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What could be better than curling up with a nice hot cup of herbal tea when the weather turns brisk? I’ll tell you what – curling up with a nice hot cup of tea that you cultivated and prepared yourself! While growing the actual tea plant (Camellia sinensis) is typically best left to those who live in zone 8 or warmer, there are many herbal plants that make wonderful non-caffeinated beverages that are easy to grow – even indoors.
Herbal teas – technically called tisanes – are not only delicious and soothing, but many of them also have a number of health benefits. (More on that in a moment.)
Growing and blending your own herbal teas is also a wonderful way to express your creativity using various parts (leaves, flowers and buds) of different herbs. Herbs may be used fresh or dried – and homemade herbal teas also can make a great gift.
While the herbs discussed below may be grown either outdoors or indoors, growing your own indoor herbal tea garden has the advantage of allowing you access to fresh herbs during the coldest months of the year – which is often the time we crave a nice hot relaxing beverage the most!
Starting Your Indoor Herbal Tea Garden
Begin by deciding which types of herbs you wish to grow. Below are just a few of the different herbs that you may want to consider growing:
1. Lavender – easy to grow on a sunny windowsill, lavender is well-known for its beautiful fragrance. It has a spicy floral flavor and has a calming effect.
2. Chamomile – these tiny, white flowers are wonderful as a sleep aid and help calm an upset stomach. They will give a slight apple scent to your homemade teas.
3. Mint – mint tea is excellent for soothing an upset stomach or even helping with menstrual cramps. It will give your tea a refreshing and peppery flavor.
4. Bergamot – the herb that gives Earl Grey tea its distinctive flavor, this plant produces purple flowers with a citrus taste. It is also easy to grow indoors since it can do well in either full side or partial shade.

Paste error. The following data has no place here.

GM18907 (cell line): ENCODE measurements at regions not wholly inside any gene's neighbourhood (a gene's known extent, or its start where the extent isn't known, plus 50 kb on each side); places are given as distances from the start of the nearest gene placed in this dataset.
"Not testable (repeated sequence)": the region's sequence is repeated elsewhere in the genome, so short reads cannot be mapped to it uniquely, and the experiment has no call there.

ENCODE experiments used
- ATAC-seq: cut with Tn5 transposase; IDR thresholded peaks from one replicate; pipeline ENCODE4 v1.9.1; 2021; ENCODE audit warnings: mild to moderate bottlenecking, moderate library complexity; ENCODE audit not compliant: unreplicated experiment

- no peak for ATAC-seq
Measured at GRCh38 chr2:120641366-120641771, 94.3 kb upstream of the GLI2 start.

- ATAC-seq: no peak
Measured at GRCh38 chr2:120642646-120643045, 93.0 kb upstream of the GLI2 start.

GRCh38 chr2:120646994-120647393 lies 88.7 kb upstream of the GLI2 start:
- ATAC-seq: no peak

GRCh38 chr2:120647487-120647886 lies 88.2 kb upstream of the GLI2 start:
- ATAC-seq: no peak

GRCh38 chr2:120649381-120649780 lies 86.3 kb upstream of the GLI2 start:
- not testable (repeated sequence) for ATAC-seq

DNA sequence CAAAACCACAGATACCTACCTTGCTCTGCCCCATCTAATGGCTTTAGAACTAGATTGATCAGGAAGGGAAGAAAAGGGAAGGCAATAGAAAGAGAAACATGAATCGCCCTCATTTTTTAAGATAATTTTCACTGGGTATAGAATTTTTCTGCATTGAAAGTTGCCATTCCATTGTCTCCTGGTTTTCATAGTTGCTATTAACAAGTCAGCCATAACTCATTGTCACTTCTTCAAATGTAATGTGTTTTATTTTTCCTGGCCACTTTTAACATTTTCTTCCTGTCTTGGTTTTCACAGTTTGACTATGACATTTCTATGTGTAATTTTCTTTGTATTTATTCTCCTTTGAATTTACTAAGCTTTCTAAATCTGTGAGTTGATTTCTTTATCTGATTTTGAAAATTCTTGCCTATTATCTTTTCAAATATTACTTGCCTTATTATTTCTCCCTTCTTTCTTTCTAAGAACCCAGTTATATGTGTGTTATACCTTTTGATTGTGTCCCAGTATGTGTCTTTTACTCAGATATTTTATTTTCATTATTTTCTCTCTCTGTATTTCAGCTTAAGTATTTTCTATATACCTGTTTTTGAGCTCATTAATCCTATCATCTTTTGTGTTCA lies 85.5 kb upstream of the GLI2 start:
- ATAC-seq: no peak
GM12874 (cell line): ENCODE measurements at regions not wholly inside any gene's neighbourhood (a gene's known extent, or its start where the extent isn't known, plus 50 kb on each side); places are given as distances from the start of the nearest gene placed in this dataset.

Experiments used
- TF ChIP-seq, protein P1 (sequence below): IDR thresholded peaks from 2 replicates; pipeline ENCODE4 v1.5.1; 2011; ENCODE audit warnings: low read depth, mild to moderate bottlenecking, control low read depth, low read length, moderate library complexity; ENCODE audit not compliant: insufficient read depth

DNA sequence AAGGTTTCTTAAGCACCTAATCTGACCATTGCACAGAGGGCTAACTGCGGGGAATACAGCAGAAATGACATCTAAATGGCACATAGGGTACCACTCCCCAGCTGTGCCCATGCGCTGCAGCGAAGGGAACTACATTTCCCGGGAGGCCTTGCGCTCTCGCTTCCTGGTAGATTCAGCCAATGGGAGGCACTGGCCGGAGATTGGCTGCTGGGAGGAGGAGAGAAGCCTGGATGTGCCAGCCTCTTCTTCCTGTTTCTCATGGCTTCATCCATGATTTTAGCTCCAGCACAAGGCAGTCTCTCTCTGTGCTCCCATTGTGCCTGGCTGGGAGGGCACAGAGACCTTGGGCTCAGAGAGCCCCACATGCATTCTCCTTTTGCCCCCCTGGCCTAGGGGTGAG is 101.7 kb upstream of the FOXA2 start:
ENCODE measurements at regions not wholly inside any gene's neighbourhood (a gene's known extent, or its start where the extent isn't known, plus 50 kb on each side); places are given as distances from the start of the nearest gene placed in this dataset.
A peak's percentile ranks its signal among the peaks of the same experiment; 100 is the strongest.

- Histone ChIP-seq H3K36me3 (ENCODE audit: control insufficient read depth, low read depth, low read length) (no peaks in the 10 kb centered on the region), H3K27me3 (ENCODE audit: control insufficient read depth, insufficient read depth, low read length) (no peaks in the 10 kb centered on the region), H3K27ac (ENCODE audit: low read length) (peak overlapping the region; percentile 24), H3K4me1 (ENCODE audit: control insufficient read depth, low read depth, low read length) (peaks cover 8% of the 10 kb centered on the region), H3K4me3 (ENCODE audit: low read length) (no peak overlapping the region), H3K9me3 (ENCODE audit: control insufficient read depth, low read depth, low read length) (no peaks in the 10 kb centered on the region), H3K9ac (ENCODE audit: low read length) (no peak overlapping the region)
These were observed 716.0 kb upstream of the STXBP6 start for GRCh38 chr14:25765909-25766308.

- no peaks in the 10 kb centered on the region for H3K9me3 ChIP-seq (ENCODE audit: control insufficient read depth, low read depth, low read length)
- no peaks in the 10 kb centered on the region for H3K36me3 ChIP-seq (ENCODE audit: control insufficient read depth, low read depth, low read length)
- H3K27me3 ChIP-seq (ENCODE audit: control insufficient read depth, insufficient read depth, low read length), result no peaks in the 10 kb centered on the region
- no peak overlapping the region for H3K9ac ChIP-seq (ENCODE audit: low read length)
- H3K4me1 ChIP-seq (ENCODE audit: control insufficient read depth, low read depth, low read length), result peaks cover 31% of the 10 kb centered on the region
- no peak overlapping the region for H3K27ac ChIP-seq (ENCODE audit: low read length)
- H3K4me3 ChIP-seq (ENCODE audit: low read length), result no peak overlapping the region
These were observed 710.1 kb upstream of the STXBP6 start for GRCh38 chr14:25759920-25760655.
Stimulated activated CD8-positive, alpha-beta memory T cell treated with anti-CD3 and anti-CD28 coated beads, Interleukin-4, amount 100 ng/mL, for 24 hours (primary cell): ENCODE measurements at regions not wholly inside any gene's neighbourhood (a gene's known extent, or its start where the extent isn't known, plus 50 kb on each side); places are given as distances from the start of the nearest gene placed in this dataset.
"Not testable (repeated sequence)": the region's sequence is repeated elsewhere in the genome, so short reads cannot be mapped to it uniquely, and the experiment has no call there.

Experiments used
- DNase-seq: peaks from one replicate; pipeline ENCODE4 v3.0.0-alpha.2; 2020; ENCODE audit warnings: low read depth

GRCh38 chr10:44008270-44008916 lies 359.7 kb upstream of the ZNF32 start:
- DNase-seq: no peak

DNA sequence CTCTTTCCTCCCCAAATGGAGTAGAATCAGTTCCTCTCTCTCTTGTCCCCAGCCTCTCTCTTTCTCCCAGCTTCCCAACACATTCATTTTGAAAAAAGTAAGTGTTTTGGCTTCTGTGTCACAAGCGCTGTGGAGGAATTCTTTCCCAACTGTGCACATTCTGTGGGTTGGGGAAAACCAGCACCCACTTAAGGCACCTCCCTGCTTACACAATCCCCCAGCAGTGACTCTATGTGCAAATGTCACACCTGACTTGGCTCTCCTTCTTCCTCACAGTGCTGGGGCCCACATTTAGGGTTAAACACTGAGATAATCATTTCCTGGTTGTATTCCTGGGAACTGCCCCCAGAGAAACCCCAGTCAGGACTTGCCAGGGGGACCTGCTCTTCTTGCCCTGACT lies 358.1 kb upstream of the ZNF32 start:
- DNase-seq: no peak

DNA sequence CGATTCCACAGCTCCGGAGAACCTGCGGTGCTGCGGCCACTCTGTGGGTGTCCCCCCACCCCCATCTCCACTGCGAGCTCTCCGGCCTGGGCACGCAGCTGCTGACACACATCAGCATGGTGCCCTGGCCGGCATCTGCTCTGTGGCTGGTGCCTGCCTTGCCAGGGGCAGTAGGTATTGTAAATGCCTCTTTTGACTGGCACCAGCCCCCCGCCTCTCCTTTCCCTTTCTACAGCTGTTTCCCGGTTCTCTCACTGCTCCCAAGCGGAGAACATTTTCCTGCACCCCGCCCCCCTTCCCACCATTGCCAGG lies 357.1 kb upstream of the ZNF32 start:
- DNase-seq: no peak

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5. Rosemary – while you may think of this herb as one to flavor savory dishes with, it can also be used in herbal teas. Rosemary has been used as a medicinal plant for thousands of years as has been proven to be effective in aiding indigestion and recently has shown promise in boosting brain function.
6. Lemon verbena – this plant can do well indoors, assuming it has very good drainage. Lemon verbena is said to be excellent in helping with weight management, reducing inflammation and clearing up congestion.
7. Anise – If you enjoy the taste of black licorice, you will definitely want to include anise (not star anise) in your indoor tea garden. The licorice flavor comes from seeds produced in the plant’s white flowers. Anise tea may be used as a home remedy for digestive problems, such as nausea and indigestion.
8. Marjoram – this plant has a slightly fruity and sour flavor that can add an interesting dynamic to your tea. It is good for various digestive complaints, such as intestinal gas and poor appetite.
9. Stevia – if you like a bit of sweetness to your tea but are trying to cut down on your sugar intake, you will want to include stevia in your herb garden. Stevia adds a punch of sweetness to your brew without the extra calories and is considered safe for diabetics.
For each herb that you plant, you also will want to select the appropriate size of container. If you are starting your plants from seed, you must choose a well-balanced soil and keep containers in a warm place until they germinate. As a general rule, you will want to ensure that each plant receives at least six hours of sunlight a day, so be sure to keep them near a windowsill or other suitable spot. Grow lights also are an option.
Harvesting Your Herbs
Herbs may be harvested at any time, but many people find that the flavor is at its fullest when the plant is in bud. To make your herbal teas, you may use the plant’s leaves, buds or petals. A tisane may be made from a single type of herb, or you may flex your creative muscles and experiment with blends.
Preparing Your Herbal Tea
Herbal teas may be made with fresh or dry herbs. If using fresh herbs, harvest the parts of the plant that you wish to use and then crush them between your fingers. Doing so will help to release both flavor and scent. Using a strainer or tea ball, place 2 teaspoons of fresh herbs into 8 ounces of hot water and let steep for 3-5 minutes.
If you wish to use dried herbs, harvest your herbs and either hang them to dry or dry them in a dehydrator before storing in an airtight container. When you are ready to make your tea, steep 1 teaspoon in 8 ounces of hot water for 3-5 minutes.
If you love growing your own food, and you also enjoy herbal teas and experimenting with different flavors, then why not combine those interests and start your very own indoor herbal tea garden this winter?
What advice would you add on growing herbs indoors? Share your tips in the section below:
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